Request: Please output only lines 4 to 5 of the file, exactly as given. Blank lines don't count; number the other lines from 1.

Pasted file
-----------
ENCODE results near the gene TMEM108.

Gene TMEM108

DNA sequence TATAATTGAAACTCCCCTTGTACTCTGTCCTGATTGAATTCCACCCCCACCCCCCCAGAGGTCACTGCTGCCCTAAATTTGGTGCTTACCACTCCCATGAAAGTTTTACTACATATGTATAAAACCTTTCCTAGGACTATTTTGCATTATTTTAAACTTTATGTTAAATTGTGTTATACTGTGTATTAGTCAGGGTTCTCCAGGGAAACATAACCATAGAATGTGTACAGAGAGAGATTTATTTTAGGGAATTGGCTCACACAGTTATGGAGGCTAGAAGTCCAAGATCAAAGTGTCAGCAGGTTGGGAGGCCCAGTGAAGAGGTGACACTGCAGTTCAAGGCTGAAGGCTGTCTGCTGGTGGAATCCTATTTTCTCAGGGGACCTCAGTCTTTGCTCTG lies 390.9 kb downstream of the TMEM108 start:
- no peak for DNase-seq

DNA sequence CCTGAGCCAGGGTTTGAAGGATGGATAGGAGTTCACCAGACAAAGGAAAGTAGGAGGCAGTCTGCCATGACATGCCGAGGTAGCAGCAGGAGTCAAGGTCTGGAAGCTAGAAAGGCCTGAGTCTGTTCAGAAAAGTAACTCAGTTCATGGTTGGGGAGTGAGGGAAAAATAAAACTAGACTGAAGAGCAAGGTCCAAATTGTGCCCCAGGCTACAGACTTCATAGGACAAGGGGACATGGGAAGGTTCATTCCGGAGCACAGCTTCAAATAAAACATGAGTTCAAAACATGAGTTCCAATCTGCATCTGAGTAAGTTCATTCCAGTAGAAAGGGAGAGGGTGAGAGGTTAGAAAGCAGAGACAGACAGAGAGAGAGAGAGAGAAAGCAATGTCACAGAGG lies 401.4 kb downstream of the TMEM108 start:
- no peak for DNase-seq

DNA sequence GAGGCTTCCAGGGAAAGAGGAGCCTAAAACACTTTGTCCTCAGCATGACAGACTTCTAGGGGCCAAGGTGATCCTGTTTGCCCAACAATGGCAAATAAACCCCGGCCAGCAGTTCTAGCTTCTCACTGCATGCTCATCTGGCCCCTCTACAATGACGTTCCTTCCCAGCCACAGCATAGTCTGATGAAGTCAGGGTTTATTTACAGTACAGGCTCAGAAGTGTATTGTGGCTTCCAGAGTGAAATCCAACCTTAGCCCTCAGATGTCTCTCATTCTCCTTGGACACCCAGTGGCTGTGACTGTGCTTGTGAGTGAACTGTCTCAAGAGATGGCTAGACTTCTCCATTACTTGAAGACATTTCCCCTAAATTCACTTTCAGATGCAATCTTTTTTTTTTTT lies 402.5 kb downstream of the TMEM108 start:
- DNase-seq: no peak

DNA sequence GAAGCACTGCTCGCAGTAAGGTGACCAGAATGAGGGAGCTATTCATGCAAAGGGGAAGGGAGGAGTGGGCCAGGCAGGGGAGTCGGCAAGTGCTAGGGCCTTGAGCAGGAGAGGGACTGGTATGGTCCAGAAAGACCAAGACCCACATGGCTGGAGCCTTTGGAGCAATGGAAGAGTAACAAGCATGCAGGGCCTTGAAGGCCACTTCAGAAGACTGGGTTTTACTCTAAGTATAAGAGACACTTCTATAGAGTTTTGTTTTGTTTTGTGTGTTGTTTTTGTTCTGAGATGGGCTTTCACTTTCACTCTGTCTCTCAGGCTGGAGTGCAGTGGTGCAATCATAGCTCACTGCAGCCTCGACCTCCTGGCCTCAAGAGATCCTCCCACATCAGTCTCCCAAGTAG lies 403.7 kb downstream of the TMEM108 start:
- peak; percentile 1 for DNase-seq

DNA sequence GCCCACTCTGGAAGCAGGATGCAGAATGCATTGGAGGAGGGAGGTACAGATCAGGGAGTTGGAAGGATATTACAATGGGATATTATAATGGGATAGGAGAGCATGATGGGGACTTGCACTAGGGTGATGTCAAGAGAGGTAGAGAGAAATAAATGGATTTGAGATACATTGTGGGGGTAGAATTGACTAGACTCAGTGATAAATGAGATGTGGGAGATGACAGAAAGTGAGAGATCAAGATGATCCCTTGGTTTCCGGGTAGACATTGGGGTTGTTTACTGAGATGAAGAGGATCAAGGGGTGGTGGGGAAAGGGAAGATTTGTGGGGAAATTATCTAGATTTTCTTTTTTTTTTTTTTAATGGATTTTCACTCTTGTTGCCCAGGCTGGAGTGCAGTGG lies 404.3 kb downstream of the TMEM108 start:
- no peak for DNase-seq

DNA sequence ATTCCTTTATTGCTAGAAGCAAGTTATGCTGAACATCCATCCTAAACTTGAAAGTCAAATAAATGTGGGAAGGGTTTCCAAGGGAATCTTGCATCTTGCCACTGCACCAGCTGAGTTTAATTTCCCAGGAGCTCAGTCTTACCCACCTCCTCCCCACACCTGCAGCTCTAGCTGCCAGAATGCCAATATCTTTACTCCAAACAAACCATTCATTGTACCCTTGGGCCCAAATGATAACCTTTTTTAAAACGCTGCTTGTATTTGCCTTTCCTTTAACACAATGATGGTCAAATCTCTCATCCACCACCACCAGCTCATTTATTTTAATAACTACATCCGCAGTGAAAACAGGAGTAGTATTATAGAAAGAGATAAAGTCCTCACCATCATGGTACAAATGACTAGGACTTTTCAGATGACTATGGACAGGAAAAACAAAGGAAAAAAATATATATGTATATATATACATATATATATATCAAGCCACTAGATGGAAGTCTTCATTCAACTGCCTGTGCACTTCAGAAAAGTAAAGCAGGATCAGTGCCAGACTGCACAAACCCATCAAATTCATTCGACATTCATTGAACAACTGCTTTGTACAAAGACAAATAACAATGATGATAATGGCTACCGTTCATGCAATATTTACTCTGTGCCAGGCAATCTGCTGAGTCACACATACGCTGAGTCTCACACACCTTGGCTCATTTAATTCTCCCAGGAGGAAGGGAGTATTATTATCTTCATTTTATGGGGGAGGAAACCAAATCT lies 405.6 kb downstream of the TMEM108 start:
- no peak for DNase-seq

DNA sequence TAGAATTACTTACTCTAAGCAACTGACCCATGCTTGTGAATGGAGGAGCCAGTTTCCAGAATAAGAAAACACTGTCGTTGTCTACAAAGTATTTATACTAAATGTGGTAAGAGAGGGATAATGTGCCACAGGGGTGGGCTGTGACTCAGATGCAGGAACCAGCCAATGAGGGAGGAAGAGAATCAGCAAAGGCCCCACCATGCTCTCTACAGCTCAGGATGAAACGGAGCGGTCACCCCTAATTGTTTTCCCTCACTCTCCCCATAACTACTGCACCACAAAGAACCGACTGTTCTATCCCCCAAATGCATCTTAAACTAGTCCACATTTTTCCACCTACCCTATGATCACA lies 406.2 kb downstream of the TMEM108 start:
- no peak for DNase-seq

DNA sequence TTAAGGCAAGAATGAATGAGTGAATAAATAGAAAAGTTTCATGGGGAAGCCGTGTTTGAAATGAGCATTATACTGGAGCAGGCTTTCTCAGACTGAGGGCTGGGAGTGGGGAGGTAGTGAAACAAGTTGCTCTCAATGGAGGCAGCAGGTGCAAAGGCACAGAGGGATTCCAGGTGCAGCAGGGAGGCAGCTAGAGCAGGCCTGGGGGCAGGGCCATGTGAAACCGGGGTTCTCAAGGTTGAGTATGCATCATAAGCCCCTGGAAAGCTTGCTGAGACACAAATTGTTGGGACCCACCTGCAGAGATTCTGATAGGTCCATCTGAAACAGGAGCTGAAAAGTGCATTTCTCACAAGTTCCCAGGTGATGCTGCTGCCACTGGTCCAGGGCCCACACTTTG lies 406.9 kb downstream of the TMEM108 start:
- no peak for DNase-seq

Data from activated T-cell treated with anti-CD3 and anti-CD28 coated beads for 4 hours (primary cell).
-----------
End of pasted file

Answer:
- no peak for DNase-seq

DNA sequence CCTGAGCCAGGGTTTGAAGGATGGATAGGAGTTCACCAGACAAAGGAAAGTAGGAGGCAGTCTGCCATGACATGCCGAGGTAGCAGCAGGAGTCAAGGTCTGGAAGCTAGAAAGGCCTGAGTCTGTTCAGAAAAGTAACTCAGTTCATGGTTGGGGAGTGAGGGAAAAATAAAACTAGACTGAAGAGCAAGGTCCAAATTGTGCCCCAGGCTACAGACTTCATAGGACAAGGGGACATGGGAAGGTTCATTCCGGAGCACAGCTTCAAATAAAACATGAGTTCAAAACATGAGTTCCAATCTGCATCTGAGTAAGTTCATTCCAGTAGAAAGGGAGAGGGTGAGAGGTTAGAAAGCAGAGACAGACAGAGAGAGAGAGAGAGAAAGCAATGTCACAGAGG lies 401.4 kb downstream of the TMEM108 start: